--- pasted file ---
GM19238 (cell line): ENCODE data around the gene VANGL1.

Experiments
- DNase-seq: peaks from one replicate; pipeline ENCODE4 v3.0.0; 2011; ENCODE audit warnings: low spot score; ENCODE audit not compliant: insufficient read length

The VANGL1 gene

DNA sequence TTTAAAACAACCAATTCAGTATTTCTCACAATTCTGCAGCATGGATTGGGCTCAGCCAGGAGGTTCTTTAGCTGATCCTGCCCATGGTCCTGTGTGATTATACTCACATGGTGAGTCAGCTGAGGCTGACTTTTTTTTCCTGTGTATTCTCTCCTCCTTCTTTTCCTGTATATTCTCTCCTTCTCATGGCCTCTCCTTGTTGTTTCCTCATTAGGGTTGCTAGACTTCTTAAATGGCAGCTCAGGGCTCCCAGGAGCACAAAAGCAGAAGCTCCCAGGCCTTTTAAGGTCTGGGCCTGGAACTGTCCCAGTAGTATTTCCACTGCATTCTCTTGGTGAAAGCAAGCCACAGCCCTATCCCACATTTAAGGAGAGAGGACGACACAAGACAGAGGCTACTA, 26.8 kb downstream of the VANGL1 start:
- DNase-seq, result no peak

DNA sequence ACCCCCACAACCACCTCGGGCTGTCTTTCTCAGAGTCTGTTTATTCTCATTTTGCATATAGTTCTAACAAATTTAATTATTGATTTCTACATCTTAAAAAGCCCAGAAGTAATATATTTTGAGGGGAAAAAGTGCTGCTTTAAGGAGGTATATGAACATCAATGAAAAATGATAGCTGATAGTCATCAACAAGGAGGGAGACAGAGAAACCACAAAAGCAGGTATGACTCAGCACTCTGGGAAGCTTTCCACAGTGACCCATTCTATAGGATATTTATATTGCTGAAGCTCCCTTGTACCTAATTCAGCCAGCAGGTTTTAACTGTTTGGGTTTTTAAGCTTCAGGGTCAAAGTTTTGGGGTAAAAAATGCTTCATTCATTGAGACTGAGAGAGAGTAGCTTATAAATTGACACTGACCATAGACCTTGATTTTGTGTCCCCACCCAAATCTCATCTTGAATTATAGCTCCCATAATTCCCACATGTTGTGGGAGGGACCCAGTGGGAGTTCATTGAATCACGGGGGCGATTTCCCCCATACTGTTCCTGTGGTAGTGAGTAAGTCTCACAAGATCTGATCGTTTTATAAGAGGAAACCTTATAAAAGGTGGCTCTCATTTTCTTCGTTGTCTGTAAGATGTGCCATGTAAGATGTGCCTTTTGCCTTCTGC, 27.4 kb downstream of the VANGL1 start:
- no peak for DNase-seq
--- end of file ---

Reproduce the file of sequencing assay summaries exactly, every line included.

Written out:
GM19238 (cell line): ENCODE data around the gene VANGL1.

Experiments
- DNase-seq: peaks from one replicate; pipeline ENCODE4 v3.0.0; 2011; ENCODE audit warnings: low spot score; ENCODE audit not compliant: insufficient read length

The VANGL1 gene

DNA sequence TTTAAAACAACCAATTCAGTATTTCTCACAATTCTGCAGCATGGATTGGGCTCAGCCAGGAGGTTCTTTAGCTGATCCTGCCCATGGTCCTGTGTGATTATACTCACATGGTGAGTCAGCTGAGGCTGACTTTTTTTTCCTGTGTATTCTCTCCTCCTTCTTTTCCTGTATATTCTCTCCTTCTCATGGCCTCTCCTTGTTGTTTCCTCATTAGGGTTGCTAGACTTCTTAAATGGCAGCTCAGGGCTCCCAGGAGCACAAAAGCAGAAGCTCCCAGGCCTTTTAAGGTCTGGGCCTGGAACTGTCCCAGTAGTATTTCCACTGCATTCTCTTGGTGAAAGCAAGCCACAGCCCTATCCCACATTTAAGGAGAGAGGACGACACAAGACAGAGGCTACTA, 26.8 kb downstream of the VANGL1 start:
- DNase-seq, result no peak

DNA sequence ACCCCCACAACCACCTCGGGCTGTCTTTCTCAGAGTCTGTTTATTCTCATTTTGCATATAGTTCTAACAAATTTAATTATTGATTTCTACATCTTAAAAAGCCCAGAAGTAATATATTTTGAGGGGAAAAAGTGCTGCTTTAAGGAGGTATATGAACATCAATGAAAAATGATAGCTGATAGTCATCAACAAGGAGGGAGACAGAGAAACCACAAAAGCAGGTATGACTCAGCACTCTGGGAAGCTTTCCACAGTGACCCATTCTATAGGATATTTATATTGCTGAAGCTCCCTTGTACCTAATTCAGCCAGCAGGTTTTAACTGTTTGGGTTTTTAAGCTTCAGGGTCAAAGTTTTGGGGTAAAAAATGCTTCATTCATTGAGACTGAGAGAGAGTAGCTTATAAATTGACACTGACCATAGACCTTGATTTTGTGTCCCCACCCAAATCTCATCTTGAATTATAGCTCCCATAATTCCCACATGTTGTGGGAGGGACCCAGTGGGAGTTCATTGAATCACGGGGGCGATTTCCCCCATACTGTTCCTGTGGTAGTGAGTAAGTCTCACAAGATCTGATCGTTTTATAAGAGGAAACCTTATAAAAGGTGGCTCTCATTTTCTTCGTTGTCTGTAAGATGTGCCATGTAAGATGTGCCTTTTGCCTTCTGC, 27.4 kb downstream of the VANGL1 start:
- no peak for DNase-seq